|»Vivek Kaul's Diary|
GST Will Not Solve Problem of High Prices of Petrol and Diesel
13 JUNE 2018
In the recent past, suggestions have been made to bring petrol and diesel under the ambit of Goods and Services Tax (GST).
Actually, petroleum products are already under the ambit of GST, unlike alcohol, real estate and electricity. It's just that currently they are taxed at 0% under GST, and hence, no tax is collected.
Given this, in order to start taxing petrol, diesel, etc., under the GST, only a consensus of the GST council (a body which primarily consists of the finance minister of the central government and the finance/taxation ministers of the state governments) is required.
In order to understand how taxing petrol and diesel under the GST will make a difference, we first need to take a look at the current pricing mechanism. Let's consider the price of petrol in Delhi today, i.e., June 13, 2018.
The retail price of non-branded petrol is Rs 76.43 per litre. Table 1 tells us how we arrive at this price.
|Price charged to dealers||37.08|
|Value Added Tax (@27% of Total)||16.25|
|Retail price of petrol||76.43|
Let's try and understand Table 1 in a little more detail.
The price charged to dealers by the oil marketing companies is Rs 37.08 per litre. On this there is a fixed excise duty of Rs 19.48 per litre charged by the central government. The excise duty on petrol had stood at Rs 9.48 per litre in September 2014. This was increased to Rs 11.02 per litre in October 2014. And then raised to Rs 21.48 per litre by July 2017. In October 2017, the excise duty on petrol was cut by Rs 2 and brought down to Rs 19.48 per litre, where it currently stands. State governments have also increased their taxes on petrol and diesel, over the years.
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Over and above the excise duty collected by the central government, there is a dealer commission of Rs 3.62 per litre. Adding up the price charged to dealers, excise duty collected by the central government and the dealer commission, we get a total of Rs 60.18 per litre.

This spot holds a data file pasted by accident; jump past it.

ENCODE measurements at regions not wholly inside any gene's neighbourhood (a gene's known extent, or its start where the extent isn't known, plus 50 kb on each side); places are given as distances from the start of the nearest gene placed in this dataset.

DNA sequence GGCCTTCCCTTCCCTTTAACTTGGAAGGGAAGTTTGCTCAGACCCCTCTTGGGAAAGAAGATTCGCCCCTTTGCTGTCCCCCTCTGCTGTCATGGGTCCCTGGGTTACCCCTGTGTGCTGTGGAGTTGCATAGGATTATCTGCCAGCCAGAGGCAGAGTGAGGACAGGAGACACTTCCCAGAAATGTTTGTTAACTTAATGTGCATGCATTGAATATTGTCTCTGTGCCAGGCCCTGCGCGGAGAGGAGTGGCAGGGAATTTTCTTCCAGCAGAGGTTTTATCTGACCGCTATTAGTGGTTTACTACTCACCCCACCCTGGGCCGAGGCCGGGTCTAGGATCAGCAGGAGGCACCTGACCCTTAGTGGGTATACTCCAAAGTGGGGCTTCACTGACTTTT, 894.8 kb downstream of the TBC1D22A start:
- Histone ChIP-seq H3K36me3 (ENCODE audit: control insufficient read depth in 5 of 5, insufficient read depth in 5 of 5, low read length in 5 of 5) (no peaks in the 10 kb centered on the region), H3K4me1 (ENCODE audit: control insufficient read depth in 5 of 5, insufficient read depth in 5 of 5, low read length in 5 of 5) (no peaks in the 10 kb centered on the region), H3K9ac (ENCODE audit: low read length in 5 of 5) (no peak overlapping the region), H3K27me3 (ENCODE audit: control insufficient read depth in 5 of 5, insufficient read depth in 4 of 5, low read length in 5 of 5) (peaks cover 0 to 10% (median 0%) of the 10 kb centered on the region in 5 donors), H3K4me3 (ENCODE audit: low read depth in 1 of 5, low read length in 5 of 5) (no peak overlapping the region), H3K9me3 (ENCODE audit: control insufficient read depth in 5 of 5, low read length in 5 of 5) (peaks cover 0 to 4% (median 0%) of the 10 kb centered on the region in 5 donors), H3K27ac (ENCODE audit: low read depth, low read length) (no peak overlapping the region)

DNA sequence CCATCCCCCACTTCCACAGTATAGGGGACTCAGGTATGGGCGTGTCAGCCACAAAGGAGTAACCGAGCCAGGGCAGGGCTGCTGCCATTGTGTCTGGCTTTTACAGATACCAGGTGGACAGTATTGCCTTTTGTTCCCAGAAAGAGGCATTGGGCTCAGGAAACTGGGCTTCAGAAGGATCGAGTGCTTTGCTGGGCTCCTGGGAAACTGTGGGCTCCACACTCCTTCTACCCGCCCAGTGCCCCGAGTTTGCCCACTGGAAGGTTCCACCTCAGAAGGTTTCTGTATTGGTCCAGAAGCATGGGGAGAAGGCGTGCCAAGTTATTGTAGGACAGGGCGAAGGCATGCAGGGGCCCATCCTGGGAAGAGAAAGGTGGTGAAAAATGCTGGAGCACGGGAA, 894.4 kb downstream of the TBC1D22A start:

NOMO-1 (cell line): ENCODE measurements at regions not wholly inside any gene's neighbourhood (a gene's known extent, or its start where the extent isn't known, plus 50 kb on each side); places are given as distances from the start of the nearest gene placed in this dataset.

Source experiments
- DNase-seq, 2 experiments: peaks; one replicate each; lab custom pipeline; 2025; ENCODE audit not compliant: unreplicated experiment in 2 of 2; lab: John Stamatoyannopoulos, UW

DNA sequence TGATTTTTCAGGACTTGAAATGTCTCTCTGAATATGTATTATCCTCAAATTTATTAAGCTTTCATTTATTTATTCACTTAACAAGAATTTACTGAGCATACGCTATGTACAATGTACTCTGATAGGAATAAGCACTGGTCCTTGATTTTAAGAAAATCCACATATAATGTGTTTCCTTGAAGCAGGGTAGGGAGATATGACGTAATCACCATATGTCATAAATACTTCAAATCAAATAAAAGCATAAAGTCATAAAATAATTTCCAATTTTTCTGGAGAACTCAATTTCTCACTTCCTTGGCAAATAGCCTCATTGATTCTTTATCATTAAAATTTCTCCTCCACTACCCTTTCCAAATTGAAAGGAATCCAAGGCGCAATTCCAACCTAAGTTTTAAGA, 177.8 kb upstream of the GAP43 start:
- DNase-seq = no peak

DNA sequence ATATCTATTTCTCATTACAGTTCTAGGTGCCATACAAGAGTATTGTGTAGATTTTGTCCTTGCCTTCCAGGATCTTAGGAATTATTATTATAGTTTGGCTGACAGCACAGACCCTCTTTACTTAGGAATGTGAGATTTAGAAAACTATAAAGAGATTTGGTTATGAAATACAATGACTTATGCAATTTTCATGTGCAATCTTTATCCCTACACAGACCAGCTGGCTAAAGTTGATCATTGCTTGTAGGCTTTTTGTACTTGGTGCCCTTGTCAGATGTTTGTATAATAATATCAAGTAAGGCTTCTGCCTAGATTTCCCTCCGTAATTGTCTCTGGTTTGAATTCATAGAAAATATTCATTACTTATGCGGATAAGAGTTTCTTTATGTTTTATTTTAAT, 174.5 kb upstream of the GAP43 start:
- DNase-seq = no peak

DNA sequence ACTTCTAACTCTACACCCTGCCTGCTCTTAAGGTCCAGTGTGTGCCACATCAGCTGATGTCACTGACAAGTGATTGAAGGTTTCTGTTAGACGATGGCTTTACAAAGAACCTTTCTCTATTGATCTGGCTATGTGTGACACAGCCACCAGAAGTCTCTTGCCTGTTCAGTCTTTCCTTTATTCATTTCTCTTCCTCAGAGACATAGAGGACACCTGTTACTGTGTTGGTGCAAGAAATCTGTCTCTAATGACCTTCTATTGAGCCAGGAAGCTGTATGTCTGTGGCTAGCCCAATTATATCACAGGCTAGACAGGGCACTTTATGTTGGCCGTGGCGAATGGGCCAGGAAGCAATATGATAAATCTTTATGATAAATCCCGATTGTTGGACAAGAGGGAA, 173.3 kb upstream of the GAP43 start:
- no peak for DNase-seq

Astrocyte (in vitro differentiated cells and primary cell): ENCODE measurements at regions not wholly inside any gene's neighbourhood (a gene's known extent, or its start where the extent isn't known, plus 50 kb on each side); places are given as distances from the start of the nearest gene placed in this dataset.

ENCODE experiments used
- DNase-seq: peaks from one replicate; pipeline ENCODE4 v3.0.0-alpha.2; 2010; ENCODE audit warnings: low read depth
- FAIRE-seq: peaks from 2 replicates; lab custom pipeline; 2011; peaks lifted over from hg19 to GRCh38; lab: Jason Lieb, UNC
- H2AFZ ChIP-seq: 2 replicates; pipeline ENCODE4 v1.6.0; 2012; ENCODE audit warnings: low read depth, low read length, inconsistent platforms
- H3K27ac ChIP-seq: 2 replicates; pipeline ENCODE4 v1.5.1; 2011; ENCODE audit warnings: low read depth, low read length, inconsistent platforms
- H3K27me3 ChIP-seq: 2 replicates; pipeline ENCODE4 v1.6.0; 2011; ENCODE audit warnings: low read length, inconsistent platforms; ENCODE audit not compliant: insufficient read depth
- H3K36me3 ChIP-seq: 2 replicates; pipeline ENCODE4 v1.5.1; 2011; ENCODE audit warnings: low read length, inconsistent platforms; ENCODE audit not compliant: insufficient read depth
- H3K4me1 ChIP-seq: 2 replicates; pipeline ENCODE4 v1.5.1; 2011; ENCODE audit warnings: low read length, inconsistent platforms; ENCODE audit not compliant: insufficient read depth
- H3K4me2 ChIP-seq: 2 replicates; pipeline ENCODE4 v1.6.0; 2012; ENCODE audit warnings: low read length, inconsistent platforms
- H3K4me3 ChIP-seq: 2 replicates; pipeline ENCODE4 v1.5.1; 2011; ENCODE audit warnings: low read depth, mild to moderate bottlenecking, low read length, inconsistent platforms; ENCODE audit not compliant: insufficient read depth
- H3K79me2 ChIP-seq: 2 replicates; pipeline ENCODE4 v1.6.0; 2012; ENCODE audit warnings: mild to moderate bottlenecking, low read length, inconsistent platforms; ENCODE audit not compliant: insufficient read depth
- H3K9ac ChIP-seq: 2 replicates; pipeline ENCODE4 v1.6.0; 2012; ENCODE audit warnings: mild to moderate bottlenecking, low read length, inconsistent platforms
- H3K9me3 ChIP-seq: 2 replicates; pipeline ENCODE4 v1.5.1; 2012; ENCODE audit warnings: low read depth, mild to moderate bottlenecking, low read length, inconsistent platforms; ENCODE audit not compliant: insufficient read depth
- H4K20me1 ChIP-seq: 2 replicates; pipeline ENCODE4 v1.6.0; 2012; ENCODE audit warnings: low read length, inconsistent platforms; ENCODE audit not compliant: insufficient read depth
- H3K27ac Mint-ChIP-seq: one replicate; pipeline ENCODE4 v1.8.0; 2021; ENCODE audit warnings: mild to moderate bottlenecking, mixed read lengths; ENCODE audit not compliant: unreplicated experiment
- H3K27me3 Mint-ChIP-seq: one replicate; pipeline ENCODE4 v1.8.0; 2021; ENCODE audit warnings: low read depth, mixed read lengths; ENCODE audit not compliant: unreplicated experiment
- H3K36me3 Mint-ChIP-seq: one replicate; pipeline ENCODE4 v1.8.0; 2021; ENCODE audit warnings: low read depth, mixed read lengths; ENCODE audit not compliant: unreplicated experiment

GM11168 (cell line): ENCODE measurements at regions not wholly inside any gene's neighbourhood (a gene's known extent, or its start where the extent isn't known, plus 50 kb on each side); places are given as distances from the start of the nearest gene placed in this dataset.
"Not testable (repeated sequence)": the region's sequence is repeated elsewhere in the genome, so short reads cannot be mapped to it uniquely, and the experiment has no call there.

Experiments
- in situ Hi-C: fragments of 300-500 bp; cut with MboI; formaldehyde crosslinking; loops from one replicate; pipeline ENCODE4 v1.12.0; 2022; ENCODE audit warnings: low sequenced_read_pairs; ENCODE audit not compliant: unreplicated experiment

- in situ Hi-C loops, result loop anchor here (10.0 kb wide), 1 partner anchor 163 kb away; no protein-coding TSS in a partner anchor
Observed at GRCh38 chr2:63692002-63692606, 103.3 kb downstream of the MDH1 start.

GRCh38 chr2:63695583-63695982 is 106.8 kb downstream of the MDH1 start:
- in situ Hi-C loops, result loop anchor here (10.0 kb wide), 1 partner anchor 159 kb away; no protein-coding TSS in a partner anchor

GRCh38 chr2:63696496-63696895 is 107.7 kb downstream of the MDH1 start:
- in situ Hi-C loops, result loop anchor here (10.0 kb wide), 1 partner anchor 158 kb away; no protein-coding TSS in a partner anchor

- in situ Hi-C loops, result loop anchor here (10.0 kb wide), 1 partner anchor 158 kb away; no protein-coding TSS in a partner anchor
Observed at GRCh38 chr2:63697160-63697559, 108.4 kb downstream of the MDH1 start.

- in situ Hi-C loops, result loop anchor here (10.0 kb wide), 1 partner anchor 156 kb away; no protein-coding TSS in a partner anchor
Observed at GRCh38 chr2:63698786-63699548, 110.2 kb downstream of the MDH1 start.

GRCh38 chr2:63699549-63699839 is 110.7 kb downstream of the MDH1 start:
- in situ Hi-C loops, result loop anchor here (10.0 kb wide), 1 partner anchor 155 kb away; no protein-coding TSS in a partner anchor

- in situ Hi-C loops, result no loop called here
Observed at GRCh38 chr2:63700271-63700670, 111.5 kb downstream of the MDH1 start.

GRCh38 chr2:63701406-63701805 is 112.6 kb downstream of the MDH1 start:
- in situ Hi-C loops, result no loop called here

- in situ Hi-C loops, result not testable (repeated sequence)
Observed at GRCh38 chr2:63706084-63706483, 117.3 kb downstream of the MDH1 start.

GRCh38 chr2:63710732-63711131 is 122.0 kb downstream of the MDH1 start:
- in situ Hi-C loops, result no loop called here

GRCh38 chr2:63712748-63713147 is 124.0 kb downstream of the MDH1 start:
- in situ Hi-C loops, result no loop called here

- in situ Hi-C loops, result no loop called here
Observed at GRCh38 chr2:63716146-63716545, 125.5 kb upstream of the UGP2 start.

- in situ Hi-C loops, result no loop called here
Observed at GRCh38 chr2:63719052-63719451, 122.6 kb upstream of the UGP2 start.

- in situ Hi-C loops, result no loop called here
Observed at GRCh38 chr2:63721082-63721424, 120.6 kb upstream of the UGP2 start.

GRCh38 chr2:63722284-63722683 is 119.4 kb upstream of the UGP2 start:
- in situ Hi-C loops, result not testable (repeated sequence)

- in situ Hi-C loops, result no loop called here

On this the Delhi state government charges a value added tax of 27%. Hence, 27% of Rs 60.18, works out to Rs 16.25. Adding this, gives us the ultimate retail price of Rs 76.43 per litre. This is the price petrol is sold at the pumps. Diesel, though sold at a different price, is priced similarly.
There are multiple problems with this structure. Let's discuss them one by one.
1) The price charged to dealers is Rs 37.08. On this there is a total tax of Rs 35.73 (Rs 19.48 excise + Rs 16.25 value added tax) or more than 96% of the price charged to dealers. This is too high. Nevertheless, how much to tax is the prerogative of the governments and one cannot argue much against this.
2) The value added tax charged by the Delhi government and other state governments, is ad-valorem, i.e., a certain proportion of the price. This basically means that the higher the price of petrol, the more the taxes earned by the state government. This isn't fair. Every state government makes an annual budget every year. In the budget, they project their expenses for the year. Accordingly, they project their revenues as well. Since revenues are projected in advance, the state government value added tax on petrol (and diesel) should be fixed per litre of sale.
3) There is double taxation happening in the current pricing structure. The state government value added tax is charged on the excise duty collected by the central government as well. This isn't fair again.